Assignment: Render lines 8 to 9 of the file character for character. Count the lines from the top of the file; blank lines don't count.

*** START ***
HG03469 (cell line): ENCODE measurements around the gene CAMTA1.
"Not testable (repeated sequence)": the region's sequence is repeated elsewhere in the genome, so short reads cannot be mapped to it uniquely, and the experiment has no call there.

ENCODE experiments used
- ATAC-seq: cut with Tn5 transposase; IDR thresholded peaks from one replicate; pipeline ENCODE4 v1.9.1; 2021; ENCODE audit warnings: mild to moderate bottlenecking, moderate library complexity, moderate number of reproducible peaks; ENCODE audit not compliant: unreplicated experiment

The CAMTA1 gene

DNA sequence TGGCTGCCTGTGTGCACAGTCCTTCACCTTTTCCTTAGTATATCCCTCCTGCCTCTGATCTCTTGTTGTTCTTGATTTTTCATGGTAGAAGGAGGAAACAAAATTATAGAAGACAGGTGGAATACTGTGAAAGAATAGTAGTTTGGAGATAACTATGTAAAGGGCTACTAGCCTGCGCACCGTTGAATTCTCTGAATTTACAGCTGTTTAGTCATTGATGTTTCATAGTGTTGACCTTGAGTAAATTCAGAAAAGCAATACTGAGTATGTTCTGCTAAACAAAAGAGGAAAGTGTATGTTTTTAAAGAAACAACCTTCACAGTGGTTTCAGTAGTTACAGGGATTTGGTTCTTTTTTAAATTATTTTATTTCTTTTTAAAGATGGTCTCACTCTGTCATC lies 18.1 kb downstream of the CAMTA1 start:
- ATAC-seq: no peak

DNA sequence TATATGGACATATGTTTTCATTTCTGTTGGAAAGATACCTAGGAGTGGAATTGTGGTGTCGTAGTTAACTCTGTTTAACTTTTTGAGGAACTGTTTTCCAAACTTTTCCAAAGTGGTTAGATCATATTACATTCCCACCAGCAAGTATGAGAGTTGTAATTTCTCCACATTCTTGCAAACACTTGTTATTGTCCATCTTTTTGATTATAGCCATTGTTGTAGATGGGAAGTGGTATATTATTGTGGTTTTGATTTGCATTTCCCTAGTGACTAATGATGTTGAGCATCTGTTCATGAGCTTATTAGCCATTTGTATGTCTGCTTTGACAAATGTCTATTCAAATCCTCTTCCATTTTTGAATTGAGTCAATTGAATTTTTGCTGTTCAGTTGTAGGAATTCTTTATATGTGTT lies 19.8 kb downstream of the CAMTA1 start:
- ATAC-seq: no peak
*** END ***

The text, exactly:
DNA sequence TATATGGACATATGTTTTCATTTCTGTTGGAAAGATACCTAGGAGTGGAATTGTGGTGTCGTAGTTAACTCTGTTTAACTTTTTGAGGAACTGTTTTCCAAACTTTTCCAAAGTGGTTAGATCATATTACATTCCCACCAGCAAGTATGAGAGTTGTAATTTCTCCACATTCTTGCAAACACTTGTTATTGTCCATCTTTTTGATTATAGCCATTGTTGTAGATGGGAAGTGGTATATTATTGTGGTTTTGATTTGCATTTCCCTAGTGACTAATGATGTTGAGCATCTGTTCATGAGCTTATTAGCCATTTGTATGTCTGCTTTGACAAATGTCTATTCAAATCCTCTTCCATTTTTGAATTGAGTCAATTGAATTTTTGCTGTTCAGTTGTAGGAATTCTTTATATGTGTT lies 19.8 kb downstream of the CAMTA1 start:
- ATAC-seq: no peak